On that note, consumers should always view inflationary data with a lens of personalization. Simply because CPI is announced at 1%, or at 5%, that typically means nothing to the average consumer. In today’s environment, for example, if you were going on vacation once every three months, or if you were purchasing a used car once every three months, the inflationary pressures would certainly impact you in a negative way. If you were not such a frequent user of those segments of the economy, however, the impact of inflationary data to you is likely nowhere near the latest figures. It may very well be near the 3% figure that is evident from the mean-trimmed CPI. This entire concept of personalization is a somewhat overlooked thought process by many investors, and it is something we pay particular attention to when gauging the severity of short-term economic data points. The reality, in our view, is that inflation should be higher over the next three years than it was in the previous two decades. This reasoning is a function of a healthy economy amidst a consumer backdrop that remains fiscally robust unlike anything we have witnessed before. To assume lack of inflation in the 2.5-3.5% range is an argument for stalled growth prospects, which would resemble the Japanese economy over the past 20 years. Comments from the Federal Reserve echo such a stance and we now know that the Fed will be targeting an “average” 2% inflation mandate, which means they are willing to let headline inflation run hot before they step in. It is critical to note that the term “hot”, in this case, takes into context both short-term concentrated inflationary segments (i.e., used cars and housing), as well as mean-trimmed data points.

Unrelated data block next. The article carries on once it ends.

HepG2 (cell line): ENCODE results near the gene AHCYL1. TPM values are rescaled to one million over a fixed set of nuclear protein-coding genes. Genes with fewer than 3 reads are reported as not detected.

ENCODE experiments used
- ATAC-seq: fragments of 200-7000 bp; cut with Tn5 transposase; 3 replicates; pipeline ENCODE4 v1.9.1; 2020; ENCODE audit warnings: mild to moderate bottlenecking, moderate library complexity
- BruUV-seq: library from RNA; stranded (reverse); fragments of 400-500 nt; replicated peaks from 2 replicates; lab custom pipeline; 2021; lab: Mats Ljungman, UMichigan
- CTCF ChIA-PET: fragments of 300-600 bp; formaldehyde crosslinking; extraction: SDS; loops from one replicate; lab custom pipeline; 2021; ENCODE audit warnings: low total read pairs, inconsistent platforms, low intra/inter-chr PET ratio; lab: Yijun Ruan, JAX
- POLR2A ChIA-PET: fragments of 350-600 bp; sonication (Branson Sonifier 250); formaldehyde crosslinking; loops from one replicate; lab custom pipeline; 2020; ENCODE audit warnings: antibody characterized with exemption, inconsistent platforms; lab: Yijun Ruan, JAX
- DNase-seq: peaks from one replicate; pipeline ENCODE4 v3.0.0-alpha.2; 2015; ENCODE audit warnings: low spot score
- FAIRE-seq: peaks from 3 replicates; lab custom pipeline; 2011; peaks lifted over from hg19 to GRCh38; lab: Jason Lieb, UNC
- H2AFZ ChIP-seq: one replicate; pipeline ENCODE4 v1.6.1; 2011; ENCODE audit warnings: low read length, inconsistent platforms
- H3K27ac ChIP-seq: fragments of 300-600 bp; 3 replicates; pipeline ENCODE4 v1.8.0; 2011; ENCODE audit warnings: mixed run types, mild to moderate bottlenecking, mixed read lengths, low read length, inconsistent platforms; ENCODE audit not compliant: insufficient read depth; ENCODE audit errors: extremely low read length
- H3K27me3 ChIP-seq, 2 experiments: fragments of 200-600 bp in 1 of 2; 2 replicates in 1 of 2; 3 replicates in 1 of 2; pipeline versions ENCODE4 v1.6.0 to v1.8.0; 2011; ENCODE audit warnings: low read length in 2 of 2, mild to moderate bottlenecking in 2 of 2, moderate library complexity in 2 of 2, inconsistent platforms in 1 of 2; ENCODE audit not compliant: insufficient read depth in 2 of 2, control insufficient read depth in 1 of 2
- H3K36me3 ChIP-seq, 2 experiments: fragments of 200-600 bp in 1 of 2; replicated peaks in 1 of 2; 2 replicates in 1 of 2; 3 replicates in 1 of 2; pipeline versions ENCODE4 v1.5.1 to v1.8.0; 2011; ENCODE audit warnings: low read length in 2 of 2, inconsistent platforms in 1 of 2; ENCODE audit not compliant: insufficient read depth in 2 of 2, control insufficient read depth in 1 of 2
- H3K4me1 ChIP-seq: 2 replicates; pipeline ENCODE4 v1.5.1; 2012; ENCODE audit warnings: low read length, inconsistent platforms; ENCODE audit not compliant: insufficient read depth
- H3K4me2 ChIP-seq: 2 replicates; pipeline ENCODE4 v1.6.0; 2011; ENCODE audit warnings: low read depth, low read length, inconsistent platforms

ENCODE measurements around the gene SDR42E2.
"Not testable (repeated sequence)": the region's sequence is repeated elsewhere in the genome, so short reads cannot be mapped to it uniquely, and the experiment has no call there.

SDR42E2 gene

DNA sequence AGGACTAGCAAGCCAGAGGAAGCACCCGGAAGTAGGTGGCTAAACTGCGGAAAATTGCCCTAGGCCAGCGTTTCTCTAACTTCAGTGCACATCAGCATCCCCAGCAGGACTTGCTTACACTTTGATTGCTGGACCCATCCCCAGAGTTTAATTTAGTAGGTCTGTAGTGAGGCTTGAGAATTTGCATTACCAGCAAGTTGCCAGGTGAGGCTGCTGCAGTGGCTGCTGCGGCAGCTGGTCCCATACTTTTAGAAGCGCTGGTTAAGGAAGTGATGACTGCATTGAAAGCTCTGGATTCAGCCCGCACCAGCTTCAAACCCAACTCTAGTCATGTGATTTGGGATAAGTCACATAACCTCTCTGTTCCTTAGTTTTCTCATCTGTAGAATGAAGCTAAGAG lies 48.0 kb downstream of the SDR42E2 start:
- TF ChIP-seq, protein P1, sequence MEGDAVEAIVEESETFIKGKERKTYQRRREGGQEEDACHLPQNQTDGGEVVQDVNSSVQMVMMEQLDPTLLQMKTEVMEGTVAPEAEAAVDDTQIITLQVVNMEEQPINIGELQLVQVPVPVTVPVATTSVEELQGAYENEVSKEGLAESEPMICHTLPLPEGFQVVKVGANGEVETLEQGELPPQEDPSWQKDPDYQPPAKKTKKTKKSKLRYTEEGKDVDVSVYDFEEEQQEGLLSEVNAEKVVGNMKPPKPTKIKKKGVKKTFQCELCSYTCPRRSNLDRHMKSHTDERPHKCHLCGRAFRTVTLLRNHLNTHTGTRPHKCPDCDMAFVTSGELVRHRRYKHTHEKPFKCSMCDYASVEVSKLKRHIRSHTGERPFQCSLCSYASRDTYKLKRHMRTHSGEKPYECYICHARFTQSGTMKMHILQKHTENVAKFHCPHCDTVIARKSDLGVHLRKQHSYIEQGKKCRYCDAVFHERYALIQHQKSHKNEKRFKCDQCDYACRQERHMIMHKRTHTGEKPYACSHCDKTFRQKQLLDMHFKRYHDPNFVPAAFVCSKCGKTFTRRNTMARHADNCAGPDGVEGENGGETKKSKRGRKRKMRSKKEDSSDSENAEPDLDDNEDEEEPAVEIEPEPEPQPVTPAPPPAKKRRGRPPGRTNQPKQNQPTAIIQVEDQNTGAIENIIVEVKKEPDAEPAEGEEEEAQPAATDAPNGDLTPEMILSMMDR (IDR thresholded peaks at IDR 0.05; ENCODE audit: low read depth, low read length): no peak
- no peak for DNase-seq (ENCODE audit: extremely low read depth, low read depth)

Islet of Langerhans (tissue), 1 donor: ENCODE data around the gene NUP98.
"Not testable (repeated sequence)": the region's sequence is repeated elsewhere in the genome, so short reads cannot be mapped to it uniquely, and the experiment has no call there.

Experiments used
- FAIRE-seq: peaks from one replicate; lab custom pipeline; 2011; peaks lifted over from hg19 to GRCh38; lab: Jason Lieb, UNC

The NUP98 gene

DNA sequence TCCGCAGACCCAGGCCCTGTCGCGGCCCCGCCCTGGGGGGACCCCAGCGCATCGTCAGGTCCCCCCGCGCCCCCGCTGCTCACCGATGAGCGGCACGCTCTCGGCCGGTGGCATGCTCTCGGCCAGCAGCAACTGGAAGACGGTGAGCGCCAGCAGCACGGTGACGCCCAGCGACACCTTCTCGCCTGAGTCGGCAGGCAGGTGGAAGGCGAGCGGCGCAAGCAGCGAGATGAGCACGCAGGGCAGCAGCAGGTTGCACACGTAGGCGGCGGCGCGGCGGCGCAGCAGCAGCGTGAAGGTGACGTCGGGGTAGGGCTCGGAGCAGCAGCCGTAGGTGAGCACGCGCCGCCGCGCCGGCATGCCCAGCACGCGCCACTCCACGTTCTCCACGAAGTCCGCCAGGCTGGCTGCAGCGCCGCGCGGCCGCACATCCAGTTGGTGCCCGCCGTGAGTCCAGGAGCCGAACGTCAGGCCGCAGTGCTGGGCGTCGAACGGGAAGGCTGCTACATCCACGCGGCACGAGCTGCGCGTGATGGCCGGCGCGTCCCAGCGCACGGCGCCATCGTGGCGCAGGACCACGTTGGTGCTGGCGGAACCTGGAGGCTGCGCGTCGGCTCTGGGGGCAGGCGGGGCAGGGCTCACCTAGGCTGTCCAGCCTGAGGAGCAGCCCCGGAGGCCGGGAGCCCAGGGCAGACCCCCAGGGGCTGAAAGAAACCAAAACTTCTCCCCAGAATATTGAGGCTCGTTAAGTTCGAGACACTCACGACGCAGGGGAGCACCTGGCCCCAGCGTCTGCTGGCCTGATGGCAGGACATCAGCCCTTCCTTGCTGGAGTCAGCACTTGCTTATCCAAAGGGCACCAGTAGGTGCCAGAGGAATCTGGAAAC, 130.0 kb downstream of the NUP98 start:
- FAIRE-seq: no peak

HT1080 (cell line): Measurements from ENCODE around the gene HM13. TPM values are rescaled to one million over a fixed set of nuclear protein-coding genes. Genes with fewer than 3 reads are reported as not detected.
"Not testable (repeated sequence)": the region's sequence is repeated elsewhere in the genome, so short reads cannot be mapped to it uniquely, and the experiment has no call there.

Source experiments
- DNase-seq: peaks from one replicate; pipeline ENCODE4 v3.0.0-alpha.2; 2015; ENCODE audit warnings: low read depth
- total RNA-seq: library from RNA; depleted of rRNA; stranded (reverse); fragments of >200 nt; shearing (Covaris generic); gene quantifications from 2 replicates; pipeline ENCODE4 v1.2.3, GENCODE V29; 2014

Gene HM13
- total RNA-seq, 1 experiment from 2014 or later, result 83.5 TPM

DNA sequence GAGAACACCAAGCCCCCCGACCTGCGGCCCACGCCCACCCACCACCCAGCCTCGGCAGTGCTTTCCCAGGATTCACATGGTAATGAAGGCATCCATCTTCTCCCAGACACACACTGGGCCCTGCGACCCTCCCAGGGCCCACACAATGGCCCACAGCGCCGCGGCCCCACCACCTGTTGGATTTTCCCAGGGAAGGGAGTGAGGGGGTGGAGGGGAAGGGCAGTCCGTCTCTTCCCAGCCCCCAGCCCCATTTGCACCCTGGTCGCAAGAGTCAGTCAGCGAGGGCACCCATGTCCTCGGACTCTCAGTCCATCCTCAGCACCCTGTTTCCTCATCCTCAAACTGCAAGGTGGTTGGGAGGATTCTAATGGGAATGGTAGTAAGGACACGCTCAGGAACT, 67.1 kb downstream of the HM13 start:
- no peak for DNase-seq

Edison Byzyka, CFA – Chief Investment Officer – Credent Wealth Management
Investment advice offered through CX Institutional, a registered investment advisor.
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All other data, including returns, soured from Bloomberg, through the release of monthly figures from the Department of Labor, Bureau of Economic/Labor Statistics, U.S. Census Bureau, or from the Federal Reserve and any of its affiliated regional locations.
Small Business Optimism sourced through NFIB. Small business hiring plans sourced through NFIB. Consumer sentiment sourced through the University of Michigan.
Earnings data sourced through Bloomberg Intelligence and through Bloomberg’ earnings analysis composites. Interest rate cut/rise probabilities are sourced from Bloomberg’s tracking of futures contracts tied to the Federal Funds interest rate.
Economic Policy Uncertainty data sourced from Bloomberg via The Baker, Bloom, and Davis Index.